Or so Robert Samuelson claims culture has done.
I could go on, but the column’s only 800 words, and more evidence would simply reinforce the point: de Tocqueville’s “feverish ardor” endures. There’s always too much to do, not enough time to do it. The comma is a small victim of our hustle-bustle. If we can save a few seconds a day by curtailing commas, why not? Commas are disparaged as literary clutter. They’re axed in the name of stylistic “simplicity.” Once, introductory prepositional phrases (“In 1776, Thomas Jefferson … “) routinely took commas; once, compound sentences were strictly divided by commas; once, sentences that began with “once,” “naturally,” “surprisingly,” “inevitably” and the like usually took a comma to set them apart.
No more. These and other usages have slowly become discretionary or unacceptable.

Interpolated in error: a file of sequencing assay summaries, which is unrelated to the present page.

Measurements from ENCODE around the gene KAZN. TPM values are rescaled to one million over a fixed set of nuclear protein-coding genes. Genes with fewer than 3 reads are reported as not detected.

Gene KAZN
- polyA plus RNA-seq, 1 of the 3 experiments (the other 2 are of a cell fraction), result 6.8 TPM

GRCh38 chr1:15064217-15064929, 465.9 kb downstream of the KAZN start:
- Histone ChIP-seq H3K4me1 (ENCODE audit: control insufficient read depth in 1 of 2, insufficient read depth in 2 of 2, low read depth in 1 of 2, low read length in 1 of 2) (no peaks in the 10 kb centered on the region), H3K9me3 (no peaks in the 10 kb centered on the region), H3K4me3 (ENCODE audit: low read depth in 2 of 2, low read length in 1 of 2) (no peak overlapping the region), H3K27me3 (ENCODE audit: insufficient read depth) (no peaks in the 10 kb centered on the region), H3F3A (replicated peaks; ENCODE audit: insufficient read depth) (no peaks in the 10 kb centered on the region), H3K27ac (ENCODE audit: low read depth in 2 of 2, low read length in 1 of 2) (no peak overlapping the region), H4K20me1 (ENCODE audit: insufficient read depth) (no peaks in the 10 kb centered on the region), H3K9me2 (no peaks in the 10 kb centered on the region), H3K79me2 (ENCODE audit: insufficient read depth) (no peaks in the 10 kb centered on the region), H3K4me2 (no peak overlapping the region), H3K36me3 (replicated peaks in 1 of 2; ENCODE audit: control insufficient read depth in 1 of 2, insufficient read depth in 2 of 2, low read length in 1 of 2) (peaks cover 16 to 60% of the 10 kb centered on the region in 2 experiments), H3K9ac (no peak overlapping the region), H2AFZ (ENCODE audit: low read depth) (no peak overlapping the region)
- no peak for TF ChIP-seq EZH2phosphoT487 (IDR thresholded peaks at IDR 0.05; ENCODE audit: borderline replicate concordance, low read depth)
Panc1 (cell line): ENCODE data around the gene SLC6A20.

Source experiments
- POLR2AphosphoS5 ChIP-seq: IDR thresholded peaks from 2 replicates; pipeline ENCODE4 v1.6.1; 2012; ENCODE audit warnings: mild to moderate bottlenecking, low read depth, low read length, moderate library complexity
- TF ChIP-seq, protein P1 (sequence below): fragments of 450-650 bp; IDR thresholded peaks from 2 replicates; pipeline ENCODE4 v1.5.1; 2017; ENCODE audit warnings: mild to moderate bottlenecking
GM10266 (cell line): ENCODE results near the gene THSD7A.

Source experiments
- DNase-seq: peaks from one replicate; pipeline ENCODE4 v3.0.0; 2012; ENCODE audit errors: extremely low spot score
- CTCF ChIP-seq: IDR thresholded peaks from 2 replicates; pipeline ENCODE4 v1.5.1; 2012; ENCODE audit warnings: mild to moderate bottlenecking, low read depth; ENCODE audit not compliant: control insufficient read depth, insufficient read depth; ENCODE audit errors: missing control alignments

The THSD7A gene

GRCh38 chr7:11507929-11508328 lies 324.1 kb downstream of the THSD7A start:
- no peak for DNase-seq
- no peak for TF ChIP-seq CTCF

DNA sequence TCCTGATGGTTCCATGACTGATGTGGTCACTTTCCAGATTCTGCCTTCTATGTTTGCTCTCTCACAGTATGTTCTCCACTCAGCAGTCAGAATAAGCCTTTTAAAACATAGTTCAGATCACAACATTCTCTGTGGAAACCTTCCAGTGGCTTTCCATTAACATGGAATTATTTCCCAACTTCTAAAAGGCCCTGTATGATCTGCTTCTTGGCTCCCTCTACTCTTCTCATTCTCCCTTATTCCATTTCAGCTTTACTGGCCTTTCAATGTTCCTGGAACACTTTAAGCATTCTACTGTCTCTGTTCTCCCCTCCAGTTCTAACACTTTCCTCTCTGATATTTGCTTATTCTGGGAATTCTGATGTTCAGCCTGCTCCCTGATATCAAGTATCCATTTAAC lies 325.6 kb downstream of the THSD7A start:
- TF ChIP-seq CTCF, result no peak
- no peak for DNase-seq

I’m all for seeing interesting connections between otherwise unrelated areas of life, but to blame the death of the comma on the hurried lifestyle we lead seems to be pushing it just a little.
As a chronic comma-over-user, I’d suggest that life is simpler, more elegant without excessive commas. The death of comma is the equivalent of the Googlizing of language–sparse.
Killing the comma and slashing the words: orhowtocopewithtodaysgrammar…
Matt Anderson comments on the demise of the Comma and whether or not it is due to our hurried lifestyle. He’s not so sure he buys into the notion. As for me, I’m open to the idea that our 24/7…